You might imagine that a website which predicts the news is a strange idea for an internet start-up.
Strange, perhaps, but not as bizarre as it sounds. As reported in Business Telegraph on November 24, the premise behind www.hubdub.com — which was started by a Co Tyrone couple — is that visitors predict the outcome of the major news stories on a given day.
It’s just one of a growing number of prediction sites that rely on the wisdom of crowds.
It’s a phenomenon that was the subject of a book written in 2004 by James Surowiecki and has major implications for businesses, economies, societies and nations.
The wisdom of crowds is not a new idea. A man called Charles Mackay wrote a book entitled “Extraordinary Popular Delusions and the Madness of Crowds” in 1841.
Sir Francis Galton, who, incidentally, devised the first weather map, also alluded to it when he discovered that the crowd at a county fair accurately guessed the weight of an ox when their guesses were averaged.
The average was closer to the true weight than any of the guesses of cattle experts at the time.
Not all crowds are wise, however. Those in which individual members are heavily influenced by others are a prime example, as we have seen in the recent turmoil on the stock markets.
When people in a group emulate each other instead of thinking independently, the system breaks down. The crowd also needs to have all the available information in order to reach a decision.
That’s one of the reasons why the US intelligence community was an “unwise crowd” when it failed to predict the attacks on 9/11.
Agencies failed to share information with their counterparts. They now have a system called Intellipedia that relies on the aggregating of information — see www.fcw.com/specials/intellipedia.
Hubdub is not alone. Among the other prediction sites are Predictify ( www.predictify.com ) and Foresight Exchange ( www.ideosphere.com ). The Hollywood Stock Exchange ( www.hsx.com ) takes the idea and applies it to the world of movies.
You can gauge how seriously this new departure is being taken by the fact that the respected international news agency Reuters has its own page on Hubdub — www.hubdub.com/partners/reuters.
So what relevance does it have in the business world?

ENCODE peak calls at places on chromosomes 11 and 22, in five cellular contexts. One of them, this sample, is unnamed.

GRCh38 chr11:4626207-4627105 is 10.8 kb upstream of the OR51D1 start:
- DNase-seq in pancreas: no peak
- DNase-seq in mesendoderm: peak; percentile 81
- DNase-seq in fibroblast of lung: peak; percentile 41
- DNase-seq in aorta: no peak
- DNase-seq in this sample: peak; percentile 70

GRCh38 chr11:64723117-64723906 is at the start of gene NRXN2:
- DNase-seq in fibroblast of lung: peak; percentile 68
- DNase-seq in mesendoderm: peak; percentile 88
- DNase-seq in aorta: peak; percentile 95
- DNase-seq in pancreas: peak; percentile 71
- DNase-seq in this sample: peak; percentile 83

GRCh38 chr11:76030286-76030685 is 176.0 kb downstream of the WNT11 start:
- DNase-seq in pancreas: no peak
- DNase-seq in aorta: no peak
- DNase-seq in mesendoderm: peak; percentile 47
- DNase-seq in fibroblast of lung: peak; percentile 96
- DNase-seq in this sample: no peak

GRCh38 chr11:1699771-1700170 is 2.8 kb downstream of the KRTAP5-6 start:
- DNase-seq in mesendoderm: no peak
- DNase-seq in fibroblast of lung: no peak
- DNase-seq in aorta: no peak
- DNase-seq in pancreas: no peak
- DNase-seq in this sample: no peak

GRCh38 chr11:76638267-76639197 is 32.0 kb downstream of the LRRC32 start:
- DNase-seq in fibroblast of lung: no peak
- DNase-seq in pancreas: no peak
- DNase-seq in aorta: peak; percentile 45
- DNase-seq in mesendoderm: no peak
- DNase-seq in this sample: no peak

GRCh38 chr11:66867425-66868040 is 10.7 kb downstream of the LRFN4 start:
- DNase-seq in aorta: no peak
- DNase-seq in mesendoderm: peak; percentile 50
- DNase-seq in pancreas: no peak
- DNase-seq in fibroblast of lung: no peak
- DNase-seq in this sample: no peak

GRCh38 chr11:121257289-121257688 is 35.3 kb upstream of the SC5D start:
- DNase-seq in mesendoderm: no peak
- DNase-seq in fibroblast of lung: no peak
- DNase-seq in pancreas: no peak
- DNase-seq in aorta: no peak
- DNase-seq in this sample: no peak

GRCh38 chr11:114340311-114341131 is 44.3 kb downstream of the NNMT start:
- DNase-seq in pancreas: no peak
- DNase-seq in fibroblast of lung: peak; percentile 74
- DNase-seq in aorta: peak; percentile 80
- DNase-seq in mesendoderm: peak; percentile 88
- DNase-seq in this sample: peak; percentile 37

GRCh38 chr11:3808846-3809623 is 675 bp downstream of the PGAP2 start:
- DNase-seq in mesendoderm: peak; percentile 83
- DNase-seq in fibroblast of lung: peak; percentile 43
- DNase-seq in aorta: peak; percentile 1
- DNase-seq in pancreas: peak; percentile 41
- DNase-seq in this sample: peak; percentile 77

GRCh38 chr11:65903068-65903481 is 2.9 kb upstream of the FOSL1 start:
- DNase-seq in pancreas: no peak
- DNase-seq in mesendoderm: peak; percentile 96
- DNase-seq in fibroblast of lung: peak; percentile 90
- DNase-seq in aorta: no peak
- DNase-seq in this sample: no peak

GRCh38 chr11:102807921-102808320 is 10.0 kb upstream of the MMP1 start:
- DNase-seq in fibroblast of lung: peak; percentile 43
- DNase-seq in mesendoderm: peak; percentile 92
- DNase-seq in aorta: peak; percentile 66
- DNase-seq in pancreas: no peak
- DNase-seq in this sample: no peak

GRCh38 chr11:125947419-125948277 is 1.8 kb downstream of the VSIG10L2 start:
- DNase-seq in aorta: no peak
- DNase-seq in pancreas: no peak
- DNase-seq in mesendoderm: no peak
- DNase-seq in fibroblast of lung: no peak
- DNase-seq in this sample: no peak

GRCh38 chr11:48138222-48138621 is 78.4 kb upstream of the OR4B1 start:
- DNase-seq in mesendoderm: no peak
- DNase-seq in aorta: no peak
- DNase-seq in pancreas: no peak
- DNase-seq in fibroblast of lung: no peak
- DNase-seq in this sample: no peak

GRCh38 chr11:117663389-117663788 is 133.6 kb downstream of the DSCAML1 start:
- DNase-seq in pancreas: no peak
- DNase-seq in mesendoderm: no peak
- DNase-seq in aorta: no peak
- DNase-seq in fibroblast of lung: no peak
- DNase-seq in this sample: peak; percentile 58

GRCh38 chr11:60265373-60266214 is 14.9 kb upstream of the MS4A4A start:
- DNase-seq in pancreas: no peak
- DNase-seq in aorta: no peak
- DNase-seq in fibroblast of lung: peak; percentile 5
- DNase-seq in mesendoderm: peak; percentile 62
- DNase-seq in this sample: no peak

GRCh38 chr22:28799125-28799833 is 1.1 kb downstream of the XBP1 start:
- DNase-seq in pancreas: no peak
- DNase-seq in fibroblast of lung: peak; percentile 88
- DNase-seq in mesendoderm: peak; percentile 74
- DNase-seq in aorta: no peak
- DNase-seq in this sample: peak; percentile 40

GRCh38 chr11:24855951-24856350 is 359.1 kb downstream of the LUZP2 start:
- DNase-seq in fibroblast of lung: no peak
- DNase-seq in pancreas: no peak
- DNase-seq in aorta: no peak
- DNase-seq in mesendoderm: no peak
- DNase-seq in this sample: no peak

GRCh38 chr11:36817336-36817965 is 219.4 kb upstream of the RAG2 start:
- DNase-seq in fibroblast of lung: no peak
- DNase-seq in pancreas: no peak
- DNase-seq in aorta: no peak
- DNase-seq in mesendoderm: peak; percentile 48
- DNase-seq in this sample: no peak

Well, several web sites have adapted the model to enable companies to predict the likely outcome of risky or uncertain business decisions.
One such is www.newsfutures.com. Like Hubdub, it allows users to “bet” on an outcome using imaginary money. As a company, NewsFutures also helps large corporations to set up their own prediction markets internally, to capture the foresight of their employees or customers.
While all the sites I have mentioned so far use “play” money to help them get around the American laws against gambling, one or two ask you to invest real cash. In other words, to put your money where your mouth is.
An example is the Irish prediction market Intrade ( www.intrade.com ).
Those involved in paid-for prediction markets believe that staking your own cash helps to enhance the accuracy of the forecasts. The jury is still out on that one.
Whatever the case, prediction markets have shown themselves to be more accurate than opinion polls — partly because they allow participants to see what other people are thinking.
Google ( www.google.com ), Yahoo ( www.yahoo.com ) and Microsoft ( www.microsoft.com ) have all used the technique to allow their employees to bet on which new products will succeed and which will fail.
For the most remarkable illustration of how crowds are wiser than any individual or small group of experts, consider the loss of the US Navy submarine Scorpion in the north Atlantic 40 years ago.
The search for its location was failing until a mathematician, Dr John Craven, asked everyone, from commanders to deckhands, to bet on where it would be. They found the submarine.
It was nowhere near where the Navy had been searching, but was just 220 yards from where the bets said it would be.